Becoming a victim of dismemberment due to a car accident, time spent on the battlefield, or being born with a genital abnormality, can lead to grievous psychological complications throughout a man’s life. Researchers at the Wake Forest Institute for Regenerative Medicine in North Carolina recognized the mental and emotional hurdles a man without a penis would lead with the possibility of gender identity loss and a self-conscious romantic life. After nearly 25 years of laboratory grown penis experiments, researchers have reached the safety stage and will soon be testing on human men.
"The rabbit studies were very encouraging," Dr. Anthony Atala, a pediatric urological surgeon and the director of the Institute, who oversaw the team's successful engineering of penises for rabbits in 2002 and 2008, told The Guardian. "But to get approval for humans we need all the safety and quality assurance data, we need to show that the materials aren't toxic, and we have to spell out the manufacturing process, step by step."
Atala began his work in 1992, specializing in treating children born with genital abnormalities. After finding success in the earlier stages of Atala’s penis project in 2002, he said it was not only impressive that they were able to reconstruct a penis, but a real medical milestone in tissue and organ engineering because the penis is one of the most complex organs they’ve attempted to engineer. His team already successfully created fully functional bladders in 1999, but the penis has several functions to complicate the process, unlike the bladder.
The penis is still unable to achieve an erection, which limits them from penetration and ultimately our most fundamental instinct: reproduction. But the function of a penis goes beyond the physical aspect and enters an important realm in a male’s mental perspective. Without a penis, a man can experience castration anxiety, which Sigmund Freud discussed in one of his earliest psychoanalytic theories based on the overwhelming fear of damage or loss of one’s penis. It’s typically caused by already existing penile damage that haunts a man throughout his life, even if it hasn’t limited his sexual reproduction.
With the alarming rate of mutilation to the U.S. troops in Afghanistan, it is of utmost importance a man reinstates his identity by having a penis despite its inability to achieve an erection. The number of U.S. soldiers who experienced severe genital wounds tripled in 2011, and the loss of one limb doubled from 2008 to 2010 because of an increase in improvised explosive devices (IED) used on the battlefield, according to the Army Times. One Marine, and undoubtedly many more, reported if he lost his manhood he wouldn’t want to live through it. This isn’t about just being able to have sex; this is ensuring men have the ability to identify their gender and to reinstate strength and masculinity after such a devastating loss.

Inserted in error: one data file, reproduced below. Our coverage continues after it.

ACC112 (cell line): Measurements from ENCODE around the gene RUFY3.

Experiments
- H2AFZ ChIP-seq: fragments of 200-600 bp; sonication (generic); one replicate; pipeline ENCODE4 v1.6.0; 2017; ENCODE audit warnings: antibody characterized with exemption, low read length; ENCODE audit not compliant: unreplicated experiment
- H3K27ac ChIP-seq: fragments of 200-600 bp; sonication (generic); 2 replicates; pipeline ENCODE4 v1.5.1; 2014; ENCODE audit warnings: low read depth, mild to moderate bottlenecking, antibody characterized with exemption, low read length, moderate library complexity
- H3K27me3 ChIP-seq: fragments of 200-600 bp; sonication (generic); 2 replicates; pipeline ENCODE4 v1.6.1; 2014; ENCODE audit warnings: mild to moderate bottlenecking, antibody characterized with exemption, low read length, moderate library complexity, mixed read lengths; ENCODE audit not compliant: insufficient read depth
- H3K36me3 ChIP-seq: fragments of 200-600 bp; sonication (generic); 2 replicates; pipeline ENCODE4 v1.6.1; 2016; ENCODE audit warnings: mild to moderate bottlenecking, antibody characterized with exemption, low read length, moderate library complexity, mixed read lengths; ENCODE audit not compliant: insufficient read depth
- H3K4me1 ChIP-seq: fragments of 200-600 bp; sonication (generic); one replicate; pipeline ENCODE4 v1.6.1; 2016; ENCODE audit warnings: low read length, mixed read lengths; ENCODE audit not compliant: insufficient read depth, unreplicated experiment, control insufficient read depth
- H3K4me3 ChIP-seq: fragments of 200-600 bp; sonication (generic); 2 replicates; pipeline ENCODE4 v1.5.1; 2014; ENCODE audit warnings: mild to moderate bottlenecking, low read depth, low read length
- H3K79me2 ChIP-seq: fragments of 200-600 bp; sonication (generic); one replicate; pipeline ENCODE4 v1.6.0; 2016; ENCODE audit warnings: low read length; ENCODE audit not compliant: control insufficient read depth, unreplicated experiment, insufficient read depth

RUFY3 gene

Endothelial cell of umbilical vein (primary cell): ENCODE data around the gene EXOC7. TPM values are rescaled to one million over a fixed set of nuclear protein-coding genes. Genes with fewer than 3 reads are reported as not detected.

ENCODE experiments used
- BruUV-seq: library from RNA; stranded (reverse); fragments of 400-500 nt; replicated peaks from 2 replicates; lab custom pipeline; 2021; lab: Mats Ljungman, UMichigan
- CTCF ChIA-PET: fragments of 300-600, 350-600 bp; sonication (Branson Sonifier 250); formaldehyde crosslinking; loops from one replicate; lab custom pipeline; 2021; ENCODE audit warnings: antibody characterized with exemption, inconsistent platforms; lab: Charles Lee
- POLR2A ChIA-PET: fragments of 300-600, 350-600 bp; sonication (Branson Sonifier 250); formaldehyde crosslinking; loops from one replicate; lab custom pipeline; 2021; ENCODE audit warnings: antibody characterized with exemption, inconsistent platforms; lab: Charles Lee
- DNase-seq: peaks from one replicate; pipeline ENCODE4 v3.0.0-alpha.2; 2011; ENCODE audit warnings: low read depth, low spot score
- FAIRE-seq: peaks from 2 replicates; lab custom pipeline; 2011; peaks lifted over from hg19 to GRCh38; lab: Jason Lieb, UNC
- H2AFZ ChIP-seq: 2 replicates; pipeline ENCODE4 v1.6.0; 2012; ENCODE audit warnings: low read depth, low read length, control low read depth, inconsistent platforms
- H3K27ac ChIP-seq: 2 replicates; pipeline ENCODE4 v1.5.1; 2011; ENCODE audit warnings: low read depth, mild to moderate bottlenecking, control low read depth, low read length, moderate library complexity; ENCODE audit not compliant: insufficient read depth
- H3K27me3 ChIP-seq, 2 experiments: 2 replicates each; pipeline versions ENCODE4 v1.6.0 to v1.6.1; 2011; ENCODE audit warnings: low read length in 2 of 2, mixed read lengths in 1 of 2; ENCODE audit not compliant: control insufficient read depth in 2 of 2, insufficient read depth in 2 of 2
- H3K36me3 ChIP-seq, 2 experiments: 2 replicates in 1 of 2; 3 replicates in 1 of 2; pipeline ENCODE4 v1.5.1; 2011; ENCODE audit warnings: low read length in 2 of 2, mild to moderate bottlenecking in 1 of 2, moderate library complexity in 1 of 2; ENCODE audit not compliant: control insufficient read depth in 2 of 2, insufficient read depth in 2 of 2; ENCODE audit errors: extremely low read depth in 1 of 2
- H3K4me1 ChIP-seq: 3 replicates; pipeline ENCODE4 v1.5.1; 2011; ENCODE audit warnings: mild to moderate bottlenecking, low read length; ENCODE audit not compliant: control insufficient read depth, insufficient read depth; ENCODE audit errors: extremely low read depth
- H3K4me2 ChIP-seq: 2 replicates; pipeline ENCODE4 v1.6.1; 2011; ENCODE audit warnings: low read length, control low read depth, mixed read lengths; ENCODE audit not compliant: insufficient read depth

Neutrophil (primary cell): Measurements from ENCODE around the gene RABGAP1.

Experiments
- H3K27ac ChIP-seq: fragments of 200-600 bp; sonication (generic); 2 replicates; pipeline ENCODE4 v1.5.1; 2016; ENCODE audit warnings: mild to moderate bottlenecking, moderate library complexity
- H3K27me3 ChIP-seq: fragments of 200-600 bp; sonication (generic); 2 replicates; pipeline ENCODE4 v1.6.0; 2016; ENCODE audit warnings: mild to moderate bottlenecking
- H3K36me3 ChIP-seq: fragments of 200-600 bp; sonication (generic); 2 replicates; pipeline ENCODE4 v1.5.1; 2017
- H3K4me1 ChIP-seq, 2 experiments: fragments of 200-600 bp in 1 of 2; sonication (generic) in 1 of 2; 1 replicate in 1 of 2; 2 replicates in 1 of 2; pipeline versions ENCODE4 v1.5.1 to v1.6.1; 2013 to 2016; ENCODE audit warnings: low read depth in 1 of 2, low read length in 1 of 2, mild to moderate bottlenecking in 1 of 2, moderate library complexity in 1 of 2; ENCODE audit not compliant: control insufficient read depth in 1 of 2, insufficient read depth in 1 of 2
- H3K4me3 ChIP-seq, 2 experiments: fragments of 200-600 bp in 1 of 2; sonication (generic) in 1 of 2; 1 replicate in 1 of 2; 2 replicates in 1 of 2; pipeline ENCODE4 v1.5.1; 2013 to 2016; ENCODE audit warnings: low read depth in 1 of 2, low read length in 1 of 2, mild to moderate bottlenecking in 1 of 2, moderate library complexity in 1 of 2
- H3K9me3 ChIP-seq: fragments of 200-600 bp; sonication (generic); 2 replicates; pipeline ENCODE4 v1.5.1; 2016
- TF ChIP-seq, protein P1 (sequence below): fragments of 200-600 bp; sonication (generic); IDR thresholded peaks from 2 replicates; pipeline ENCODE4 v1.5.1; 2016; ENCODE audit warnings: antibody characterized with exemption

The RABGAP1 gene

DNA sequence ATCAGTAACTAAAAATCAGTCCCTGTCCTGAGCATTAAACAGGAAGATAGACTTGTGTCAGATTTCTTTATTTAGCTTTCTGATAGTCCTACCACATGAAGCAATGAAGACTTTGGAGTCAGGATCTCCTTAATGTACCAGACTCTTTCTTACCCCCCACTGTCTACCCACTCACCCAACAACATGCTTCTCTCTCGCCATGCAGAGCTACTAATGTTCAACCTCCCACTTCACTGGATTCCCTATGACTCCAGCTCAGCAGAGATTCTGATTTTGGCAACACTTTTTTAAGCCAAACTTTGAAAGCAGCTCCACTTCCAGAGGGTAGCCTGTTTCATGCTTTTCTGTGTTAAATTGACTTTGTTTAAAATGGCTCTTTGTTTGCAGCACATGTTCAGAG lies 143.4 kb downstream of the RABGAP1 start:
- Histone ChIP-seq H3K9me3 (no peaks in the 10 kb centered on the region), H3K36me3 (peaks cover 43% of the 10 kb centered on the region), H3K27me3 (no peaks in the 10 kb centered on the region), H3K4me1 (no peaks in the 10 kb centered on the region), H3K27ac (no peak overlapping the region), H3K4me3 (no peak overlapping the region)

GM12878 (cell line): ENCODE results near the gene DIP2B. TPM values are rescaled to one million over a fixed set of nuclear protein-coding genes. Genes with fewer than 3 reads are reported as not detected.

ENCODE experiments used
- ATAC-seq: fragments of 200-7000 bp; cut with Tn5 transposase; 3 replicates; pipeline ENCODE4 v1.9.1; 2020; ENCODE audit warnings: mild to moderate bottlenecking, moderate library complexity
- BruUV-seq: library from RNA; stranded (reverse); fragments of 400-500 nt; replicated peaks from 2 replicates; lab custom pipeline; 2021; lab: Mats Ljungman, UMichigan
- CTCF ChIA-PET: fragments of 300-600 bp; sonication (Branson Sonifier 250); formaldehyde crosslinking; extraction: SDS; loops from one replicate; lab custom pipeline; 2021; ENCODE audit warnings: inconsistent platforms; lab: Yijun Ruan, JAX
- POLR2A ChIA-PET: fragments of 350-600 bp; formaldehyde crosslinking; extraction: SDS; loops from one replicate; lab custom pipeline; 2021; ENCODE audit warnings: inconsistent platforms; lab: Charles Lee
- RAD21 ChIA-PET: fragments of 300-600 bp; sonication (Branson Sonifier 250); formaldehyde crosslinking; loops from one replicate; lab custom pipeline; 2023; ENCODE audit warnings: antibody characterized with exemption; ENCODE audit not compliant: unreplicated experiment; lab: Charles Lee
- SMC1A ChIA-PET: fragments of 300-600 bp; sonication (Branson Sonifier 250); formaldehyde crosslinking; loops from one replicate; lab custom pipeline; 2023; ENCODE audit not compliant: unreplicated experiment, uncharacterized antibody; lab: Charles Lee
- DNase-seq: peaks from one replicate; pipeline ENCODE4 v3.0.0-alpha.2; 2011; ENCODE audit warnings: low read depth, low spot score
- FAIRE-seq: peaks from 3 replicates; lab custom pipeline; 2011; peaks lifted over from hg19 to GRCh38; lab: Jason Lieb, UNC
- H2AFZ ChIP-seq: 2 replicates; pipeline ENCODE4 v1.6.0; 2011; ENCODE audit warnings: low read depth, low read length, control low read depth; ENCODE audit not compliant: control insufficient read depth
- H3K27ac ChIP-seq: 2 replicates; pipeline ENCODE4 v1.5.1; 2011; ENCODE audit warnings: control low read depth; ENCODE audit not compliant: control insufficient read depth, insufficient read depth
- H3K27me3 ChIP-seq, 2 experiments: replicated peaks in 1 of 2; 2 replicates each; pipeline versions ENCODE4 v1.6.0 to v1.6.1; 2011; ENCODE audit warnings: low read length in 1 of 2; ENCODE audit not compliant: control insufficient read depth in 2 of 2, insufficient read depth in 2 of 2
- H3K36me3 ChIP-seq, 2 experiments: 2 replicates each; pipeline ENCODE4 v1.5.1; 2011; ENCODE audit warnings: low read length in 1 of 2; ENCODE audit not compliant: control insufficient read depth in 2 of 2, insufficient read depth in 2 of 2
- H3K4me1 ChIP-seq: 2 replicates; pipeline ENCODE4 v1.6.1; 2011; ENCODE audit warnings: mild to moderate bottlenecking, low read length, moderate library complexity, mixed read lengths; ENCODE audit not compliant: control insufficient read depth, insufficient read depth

"Our target is to get the organs into patients with injuries or congenital abnormalities," said Atala, whose research is currently funded by the U.S. Armed Forces Institute of Regenerative Medicine with a long-term goal of providing penis regrowth procedures for soldiers sustaining battlefield injuries. However, his original passion stemmed from preventing newborn baby boys from being given a sex-change at birth due to being born with ambiguous genitalia. "Imagine being genetically male but living as a woman. It's a firmly devastating problem that we hope to help with."
Limitations Of Laboratory Penises
Currently, the method limits Atala’s team from providing female-to-male sex reassignment surgery because it requires a patient’s own penis-specific cells. These newly grown penises have only gone through testing with rabbits and are currently undergoing the safety, function, and durability testing to prepare them for human testing in the next five years. The penises are used with a donor penis and sanitized to expunge any donor cells and then the male patient’s own cells are grown in culture for four to six weeks and injected into the shaft — muscle and blood vessel cells and all. The trick is using a male’s own cells to dramatically decrease the risk of immunological rejection, which occurs when the body recognizes it as a foreign and dangerous invader.
"My concern is that they might struggle to recreate a natural erection," Atala said. "Erectile function is a coordinated neurophysiological process starting in the brain, so I wonder if they can reproduce that function or whether this is just an aesthetic improvement. That will be their challenge."
When first tested with genetically engineered penises in 2002, once the 18 rabbits recovered from their surgery, they attempted to have sex within 30 seconds of being placed in a cage with a female. Atala reported they were able to penetrate and produce sperm with their new generated penises, but at about the stamina and efficacy of a 60-year-old penis, versus their goal of a 30-year-old. Now with the advent of a nearly complete lab-generated penis, Atala and his team hope to achieve erections for sexual intercourse. What is the point of having a penis if you can’t fulfill the most fundamental and innate function of reproduction — arguably the reason for our existence?
"If we can engineer and replace this tissue, these men can have erections again," said Dr. James Yoo, a collaborator of Atala's at Wake Forest Institute, who is working on bioengineering and replacing parts of the penis to help treat erectile dysfunction. "As a scientist and clinician, it's this possibility of pushing forward current treatment practice that really keeps you awake at night."